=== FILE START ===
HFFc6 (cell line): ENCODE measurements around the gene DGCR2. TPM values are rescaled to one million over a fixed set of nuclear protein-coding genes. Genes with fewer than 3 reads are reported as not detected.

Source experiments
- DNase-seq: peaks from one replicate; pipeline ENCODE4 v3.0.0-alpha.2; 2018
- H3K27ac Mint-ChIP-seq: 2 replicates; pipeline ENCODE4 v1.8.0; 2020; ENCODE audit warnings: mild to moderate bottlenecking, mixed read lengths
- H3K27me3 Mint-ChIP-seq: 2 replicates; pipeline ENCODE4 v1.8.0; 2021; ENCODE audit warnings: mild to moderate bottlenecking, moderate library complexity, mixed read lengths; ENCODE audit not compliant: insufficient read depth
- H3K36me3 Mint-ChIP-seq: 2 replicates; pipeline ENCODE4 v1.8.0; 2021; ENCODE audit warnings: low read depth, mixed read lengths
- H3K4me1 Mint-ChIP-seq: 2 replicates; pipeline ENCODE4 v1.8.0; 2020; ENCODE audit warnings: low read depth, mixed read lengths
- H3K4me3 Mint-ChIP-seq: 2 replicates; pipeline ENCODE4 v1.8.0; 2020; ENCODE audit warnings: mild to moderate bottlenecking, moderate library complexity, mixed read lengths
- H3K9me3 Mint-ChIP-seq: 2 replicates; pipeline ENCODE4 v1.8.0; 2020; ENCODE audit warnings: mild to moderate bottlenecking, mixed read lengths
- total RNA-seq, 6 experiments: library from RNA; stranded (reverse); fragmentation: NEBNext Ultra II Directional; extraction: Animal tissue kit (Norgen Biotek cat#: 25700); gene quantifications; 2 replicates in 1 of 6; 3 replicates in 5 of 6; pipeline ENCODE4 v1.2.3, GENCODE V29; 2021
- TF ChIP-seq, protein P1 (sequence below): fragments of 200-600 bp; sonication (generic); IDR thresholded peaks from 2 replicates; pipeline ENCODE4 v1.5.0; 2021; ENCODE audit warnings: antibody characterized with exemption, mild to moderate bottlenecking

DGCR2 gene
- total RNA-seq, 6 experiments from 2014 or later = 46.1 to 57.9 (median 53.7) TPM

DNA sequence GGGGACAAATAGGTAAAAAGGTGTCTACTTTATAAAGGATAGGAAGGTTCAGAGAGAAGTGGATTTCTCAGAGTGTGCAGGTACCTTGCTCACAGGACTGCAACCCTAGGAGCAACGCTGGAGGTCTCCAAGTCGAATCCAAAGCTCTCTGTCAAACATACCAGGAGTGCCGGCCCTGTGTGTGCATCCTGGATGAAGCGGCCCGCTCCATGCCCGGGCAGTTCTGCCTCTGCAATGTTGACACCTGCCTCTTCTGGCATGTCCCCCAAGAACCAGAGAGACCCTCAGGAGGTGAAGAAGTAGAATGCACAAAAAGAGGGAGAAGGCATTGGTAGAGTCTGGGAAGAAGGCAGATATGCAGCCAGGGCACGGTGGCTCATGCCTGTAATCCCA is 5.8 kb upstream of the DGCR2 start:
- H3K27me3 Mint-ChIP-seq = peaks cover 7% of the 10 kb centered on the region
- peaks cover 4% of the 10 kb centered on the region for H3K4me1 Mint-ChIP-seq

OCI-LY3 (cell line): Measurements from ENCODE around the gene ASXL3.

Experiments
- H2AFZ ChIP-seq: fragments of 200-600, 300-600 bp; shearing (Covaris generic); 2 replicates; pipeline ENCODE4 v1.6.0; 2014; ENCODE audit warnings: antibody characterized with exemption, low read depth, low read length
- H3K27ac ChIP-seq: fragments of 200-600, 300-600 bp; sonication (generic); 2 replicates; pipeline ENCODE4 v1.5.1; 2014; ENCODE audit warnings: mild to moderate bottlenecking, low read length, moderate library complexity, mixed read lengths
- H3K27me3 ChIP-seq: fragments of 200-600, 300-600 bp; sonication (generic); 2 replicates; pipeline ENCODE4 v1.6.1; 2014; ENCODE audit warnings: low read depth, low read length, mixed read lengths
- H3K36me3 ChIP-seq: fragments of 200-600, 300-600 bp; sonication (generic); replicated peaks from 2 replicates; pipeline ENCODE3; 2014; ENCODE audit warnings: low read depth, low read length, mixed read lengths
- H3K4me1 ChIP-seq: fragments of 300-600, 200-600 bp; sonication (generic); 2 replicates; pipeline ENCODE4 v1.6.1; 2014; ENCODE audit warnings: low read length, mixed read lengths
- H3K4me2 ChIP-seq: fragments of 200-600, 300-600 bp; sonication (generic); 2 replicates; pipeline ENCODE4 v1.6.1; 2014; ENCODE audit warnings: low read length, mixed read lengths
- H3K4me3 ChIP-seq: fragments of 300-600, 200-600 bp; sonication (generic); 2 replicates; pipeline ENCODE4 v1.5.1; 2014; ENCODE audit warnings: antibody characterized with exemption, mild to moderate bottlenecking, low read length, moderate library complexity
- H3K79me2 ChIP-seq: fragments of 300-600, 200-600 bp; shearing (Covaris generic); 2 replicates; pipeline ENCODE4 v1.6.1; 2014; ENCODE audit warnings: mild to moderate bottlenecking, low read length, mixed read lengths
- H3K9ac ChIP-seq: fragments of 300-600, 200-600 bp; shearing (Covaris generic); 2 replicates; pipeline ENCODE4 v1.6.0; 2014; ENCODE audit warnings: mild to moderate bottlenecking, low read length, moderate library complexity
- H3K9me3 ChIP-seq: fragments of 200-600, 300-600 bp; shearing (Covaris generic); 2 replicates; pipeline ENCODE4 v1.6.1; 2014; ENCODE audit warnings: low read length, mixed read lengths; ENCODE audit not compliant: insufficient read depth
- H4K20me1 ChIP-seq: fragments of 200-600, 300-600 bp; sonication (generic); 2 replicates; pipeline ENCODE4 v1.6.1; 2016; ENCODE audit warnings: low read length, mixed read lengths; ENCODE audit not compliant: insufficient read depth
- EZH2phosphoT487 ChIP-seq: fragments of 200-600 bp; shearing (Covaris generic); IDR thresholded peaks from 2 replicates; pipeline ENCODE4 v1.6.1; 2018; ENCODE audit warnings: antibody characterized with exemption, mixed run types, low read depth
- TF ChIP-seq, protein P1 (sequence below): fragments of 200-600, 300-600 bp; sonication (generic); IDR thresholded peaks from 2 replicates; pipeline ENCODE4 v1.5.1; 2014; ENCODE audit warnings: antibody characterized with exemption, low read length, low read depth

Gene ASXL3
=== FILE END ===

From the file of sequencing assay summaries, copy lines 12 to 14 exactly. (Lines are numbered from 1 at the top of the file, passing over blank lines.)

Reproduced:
DGCR2 gene
- total RNA-seq, 6 experiments from 2014 or later = 46.1 to 57.9 (median 53.7) TPM

DNA sequence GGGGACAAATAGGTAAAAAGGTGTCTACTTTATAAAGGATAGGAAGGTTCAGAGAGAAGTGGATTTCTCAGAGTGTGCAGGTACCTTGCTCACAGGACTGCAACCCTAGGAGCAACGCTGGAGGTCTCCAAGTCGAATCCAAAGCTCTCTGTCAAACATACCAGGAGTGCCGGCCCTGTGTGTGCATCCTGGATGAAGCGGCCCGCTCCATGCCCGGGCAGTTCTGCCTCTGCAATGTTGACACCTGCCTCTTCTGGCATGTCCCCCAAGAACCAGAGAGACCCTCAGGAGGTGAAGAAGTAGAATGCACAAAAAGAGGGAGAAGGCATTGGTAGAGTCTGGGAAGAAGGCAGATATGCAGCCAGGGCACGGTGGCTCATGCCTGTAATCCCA is 5.8 kb upstream of the DGCR2 start: